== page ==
An American newspaper says U.S. and Pakistani officials are shifting tactics in their search for al-Qaida leader Osama bin Laden, intensifying the use of unmanned, but lethal, spy planes in western Pakistan.
The Washington Post Wednesday quotes the officials as saying the number of missile attacks by pilotless Predator drones in Pakistan has more than tripled in the past year. They say Pakistani officials reported 11 such strikes this year, compared to three strikes in 2007.
The Post says officials involved in the operations call the attacks part of a renewed effort to cripple al-Qaida's central command. They say officials are targeting top al-Qaida members in the hope that they could lead authorities to bin Laden.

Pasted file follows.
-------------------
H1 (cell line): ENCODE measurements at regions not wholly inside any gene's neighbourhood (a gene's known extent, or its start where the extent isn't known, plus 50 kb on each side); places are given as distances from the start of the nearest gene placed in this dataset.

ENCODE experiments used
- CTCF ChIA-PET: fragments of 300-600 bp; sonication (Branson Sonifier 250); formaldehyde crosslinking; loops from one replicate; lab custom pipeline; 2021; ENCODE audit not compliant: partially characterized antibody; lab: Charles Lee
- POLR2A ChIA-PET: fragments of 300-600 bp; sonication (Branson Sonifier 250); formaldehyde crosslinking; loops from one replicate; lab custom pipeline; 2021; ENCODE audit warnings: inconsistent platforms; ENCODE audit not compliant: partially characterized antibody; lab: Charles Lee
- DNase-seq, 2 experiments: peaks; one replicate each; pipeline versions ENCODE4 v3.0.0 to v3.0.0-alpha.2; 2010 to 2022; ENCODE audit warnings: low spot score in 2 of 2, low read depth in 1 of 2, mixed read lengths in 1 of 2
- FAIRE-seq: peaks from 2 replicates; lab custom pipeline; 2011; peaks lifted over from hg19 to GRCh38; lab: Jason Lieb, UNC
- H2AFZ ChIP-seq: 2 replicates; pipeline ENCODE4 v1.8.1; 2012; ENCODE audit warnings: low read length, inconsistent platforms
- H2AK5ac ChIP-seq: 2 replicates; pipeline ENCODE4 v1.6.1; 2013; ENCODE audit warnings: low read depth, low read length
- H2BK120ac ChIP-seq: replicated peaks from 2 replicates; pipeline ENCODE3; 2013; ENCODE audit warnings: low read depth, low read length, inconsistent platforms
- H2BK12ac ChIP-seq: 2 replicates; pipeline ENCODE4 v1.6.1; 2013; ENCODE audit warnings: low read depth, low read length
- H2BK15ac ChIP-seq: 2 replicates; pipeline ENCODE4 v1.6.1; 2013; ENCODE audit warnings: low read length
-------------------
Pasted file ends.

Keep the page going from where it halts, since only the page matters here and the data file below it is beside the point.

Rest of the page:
The Bush administration did not immediately comment on the report. But White House spokeswoman Dana Perino Wednesday said President Bush has not given up on efforts to track down bin Laden and his followers.
U.S. officials have said they suspect bin Laden and other al-Qaida leaders are hiding in Pakistan's tribal regions along the Afghan border.
The United States has used drones to target militants along Pakistan's border with Afghanistan in the past.
Since late August there have been at least five suspected U.S. missile strikes against militant targets in Pakistan's North and South Waziristan regions. Afghan, U.S. and NATO officials say the regions act as Taliban and al-Qaida sanctuaries.
The Post says U.S. officials attribute their failure to find bin Laden mostly to an inability to develop intelligence informants in Pakistan's tribal regions.